Poster Presentation 30th Lorne Cancer Conference 2018

DiCAM (DiChloroAcetate in Myeloma): a trial of the glycolytic phenotype inhibitor dichloroacetate for the treatment of multiple myeloma patients in partial remission (#125)

Anneke C Blackburn 1 , Dan Dan Tian 1 , Sam K Bennett 2 , Lucy Coupland 1 , Kathryn Forwood 2 , Yadanar Lwin 2 , Teresa Neeman 3 , Philip Crispin 2 , James D'Rozario 2
  1. Australian National University, Canberra, ACT, Australia
  2. Dept of Haematology, The Canberra Hospital, Garran, ACT, Australia
  3. Statistical Consulting Unit, Australian National University, Acton, ACT, Australia

Background: Malignant cells display distinct metabolic phenotypes, including the glycolytic phenotype (prominent glycolysis even in the presence of adequate oxygen). Some multiple myeloma (MM) demonstrates this phenotype. Dichloroacetate (DCA) is an investigational drug that reverses the glycolytic phenotype by inhibiting pyruvate dehydrogenase kinases (PDK), redirecting metabolism of pyruvate away from lactate production towards mitochondrial oxidation. Several phase 1/2 trials in solid cancers suggest DCA shows promise as synergistic with chemotherapy.


Methods: DiCAM, a phase 2 study at The Canberra Hospital, aims to determine efficacy of DCA in ‘plateau phase MM’ as indicated by a >25% fall in paraprotein and/or free light chain difference. DCA was administered as a novel loading dose of 25mg/kg BD for 5 doses, followed by a standard 6.25mg/kg BD for 3 months, based on previously reported dosing regimens. Peak and trough levels were correlated with tolerability and GSTZ1 genotype, the liver enzyme responsible for DCA’s metabolism.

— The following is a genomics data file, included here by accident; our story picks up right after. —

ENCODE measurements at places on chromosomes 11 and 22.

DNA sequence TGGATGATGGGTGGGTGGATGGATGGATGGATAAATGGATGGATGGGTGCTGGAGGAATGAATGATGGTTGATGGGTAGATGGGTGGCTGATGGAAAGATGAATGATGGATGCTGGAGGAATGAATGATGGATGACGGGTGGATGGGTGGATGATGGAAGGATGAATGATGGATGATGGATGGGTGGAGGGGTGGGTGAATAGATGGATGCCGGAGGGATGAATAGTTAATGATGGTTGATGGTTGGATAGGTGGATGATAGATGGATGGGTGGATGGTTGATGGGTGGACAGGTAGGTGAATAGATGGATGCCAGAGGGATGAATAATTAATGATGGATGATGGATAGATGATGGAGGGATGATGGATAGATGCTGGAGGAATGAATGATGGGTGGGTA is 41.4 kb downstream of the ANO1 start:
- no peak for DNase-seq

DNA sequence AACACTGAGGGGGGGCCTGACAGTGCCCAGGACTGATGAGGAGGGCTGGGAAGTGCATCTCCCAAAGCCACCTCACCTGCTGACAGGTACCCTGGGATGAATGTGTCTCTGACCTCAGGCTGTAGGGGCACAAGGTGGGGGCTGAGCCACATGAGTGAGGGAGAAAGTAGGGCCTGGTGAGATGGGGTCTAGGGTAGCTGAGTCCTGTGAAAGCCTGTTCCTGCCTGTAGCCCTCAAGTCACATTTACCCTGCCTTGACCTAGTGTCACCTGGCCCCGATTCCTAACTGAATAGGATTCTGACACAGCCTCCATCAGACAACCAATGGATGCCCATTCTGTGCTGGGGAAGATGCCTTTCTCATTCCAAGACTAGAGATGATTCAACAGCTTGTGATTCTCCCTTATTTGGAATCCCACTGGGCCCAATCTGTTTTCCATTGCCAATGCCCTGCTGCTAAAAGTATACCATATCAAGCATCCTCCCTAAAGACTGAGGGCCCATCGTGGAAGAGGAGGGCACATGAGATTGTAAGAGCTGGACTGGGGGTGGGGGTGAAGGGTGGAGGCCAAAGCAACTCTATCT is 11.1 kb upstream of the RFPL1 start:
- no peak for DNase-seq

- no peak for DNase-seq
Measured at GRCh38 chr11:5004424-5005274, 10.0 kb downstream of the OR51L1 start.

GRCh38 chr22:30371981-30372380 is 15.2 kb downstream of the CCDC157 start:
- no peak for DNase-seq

Results: To date, six patients have completed treatment. Three showed a partial response after the first month; not sustained at 2 months. Two maintained a stable plateau, one patient progressed. Trough DCA levels on maintenance dosing (0.1-0.15 mM) approached the level for on-target inhibition of constitutive PDK2 (0.2 mM), but not hypoxia-induced PDK1 and PDK3. A 25mg/kg dose resulted in sustained (>6 hr) levels of 0.4-0.6 mM.


Minor sensory neuropathy was the most common adverse effect. One patient with prominent neuropathy showed higher DCA troughs, and possessed an uncommon GSTZ1 promoter genotype (11%) associated with reduced promoter activity.


Conclusion: DCA shows modest efficacy with low toxicity making it suitable for combination myeloma therapy. Dosing regimens used in prior trials may not be adequate to inhibit PDK, particularly with varying GSTZ1 promoter genotypes. Further trials with higher dose regimens and expanded inclusion criteria encompassing patients with smouldering myeloma are planned.